Fancy taking a holiday that’s out of this world? Well, for the cool price of £100m, you just might be able to.
A British company is offering tourists the chance to go to the moon, with blast off taking place as early as 2015.
If the plan succeeds, it will make history as the first manned moon mission since Apollo 17 in 1972.
When American Neil Armstrong became the first man to walk on the moon in 1969, making his famous “one small step for man” speech, no one could have imagined it would one day become a tourist destination.
But that is exactly what Excalibur Almaz has announced. At a space tourism meeting in London, the Isle of Man-based firm said it was ready to sell lunar trip tickets costing an estimated £100m per person.
Excalibur Almaz has acquired soviet shuttles and space stations for the expeditions, which CEO Art Dula has likened to the travels of early-day explorers.
Mr Dula described the trips as less “space tourism” and more “private expedition”.
His expeditions would follow those of Virgin boss Richard Branson who plans to send tourists out of the earth’s atmosphere in 2014.
But Mr Dula said his plans go further. “It’s exactly in the same vein as the historic exploration that was done by Europe and the British Isles over the last several centuries that resulted in so much growth,” he said.
The flight would last four months, flying past the moon at a distance of around 1,000km, and is open to anyone who can finance it.
Crew members would need to spend a year training before launching the shuttle from Kazakhstan and docking with a space station. Low-thrust engines would then ferry passengers through space.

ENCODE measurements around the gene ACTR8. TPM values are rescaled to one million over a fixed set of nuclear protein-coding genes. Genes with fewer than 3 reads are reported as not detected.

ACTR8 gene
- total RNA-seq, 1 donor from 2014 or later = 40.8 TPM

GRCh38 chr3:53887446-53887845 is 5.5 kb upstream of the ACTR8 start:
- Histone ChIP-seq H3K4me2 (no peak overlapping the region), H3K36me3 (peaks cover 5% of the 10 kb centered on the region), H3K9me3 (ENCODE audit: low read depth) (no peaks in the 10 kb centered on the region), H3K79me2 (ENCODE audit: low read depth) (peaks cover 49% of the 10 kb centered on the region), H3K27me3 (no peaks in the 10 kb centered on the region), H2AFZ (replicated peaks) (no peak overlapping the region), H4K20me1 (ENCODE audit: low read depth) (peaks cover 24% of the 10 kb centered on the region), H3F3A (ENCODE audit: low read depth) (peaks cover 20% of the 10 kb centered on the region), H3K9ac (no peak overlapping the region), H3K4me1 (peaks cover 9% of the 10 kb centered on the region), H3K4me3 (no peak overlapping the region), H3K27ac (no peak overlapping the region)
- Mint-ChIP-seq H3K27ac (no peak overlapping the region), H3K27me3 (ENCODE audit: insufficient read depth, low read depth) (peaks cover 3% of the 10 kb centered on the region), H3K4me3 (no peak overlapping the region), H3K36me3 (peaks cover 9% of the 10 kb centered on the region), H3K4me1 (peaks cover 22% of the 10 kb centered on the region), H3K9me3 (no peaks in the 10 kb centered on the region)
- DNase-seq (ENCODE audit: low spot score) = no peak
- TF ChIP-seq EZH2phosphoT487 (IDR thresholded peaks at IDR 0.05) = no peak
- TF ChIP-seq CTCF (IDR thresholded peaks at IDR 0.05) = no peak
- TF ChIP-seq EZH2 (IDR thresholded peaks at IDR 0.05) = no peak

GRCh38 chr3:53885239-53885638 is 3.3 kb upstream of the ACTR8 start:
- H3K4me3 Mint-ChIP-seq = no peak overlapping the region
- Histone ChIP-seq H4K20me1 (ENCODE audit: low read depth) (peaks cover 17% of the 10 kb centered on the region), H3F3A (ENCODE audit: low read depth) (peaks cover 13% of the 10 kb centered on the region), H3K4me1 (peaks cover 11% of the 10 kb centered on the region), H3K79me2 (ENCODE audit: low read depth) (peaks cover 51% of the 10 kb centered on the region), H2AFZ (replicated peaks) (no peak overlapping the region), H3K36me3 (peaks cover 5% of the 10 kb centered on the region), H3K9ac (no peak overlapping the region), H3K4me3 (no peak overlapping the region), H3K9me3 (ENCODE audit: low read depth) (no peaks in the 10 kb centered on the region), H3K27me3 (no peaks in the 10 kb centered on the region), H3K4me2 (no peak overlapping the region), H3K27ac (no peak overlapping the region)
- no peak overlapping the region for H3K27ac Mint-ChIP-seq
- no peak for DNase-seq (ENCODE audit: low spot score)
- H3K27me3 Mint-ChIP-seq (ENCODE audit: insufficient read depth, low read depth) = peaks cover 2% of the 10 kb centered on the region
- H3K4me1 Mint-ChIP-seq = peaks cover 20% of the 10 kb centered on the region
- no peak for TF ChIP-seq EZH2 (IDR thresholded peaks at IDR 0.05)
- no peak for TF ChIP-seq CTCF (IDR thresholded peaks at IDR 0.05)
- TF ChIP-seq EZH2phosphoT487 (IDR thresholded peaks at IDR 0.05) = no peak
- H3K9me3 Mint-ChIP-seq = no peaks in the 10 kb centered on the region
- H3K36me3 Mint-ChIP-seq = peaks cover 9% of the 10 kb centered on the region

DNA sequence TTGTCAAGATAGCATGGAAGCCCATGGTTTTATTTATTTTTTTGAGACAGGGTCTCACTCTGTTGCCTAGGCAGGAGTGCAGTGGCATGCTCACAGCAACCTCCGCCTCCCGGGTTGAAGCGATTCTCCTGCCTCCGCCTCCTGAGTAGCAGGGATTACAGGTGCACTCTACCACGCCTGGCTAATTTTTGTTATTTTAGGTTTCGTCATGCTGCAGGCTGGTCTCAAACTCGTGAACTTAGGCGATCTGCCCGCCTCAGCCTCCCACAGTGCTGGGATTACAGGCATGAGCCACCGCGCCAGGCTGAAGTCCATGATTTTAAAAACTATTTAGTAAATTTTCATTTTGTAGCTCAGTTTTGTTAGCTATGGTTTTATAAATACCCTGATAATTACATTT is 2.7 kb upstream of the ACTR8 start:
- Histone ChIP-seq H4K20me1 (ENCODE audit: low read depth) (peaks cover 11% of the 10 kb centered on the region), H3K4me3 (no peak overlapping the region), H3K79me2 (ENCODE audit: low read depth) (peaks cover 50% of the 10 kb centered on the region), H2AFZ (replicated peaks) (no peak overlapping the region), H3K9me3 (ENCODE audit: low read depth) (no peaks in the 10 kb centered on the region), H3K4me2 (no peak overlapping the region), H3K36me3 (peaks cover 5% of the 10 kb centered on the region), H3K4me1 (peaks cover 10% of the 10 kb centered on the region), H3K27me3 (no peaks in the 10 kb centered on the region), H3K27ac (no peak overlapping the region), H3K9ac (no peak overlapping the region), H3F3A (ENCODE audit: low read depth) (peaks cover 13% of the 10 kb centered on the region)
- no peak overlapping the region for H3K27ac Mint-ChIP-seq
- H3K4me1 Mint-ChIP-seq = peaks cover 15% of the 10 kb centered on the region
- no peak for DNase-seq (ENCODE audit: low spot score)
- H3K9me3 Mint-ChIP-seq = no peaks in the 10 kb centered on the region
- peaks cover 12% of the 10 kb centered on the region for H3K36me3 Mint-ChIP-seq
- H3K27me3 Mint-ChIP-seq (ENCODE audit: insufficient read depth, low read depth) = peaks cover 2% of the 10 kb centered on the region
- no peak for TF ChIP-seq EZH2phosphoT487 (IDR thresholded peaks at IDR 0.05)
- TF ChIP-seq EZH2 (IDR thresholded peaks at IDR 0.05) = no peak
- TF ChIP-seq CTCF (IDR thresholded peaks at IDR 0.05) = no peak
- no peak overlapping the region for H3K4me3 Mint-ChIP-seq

Much of the operation would be carried out under computer-control, with four re-entry capsules, or re-usable return vehicles, taking three people at a time to the orbiting space station before returning them to earth.
The slow rate of travel, compared with rockets, should help combat any problems that arise, said Mr Dula. “With the kind of equipment we have you could make a decision overnight and sleep on it,” he explained.”
The move has been met with scepticism from experts. Dr Dave Parker from the UK Space Agency said he doubted a civilian could be trained to fly a spacecraft in the space of a year. He said: “What they are doing is trying to put together some pieces of existing technology from Russia with a few bits of new technology so that they can re-use it and they have been trying to develop this idea for a few years now.
“Obviously the reality is they do not have the investment to do any of this at the moment, but good luck to them, people have got to try things like this.”
Mr Dula hit back at critics, saying: “The EA fleet has previously flown to space several times and will undertake many more missions. It contains vessels of a design that has spent thousands of hours in space successfully. This is scientific fact, not fiction.”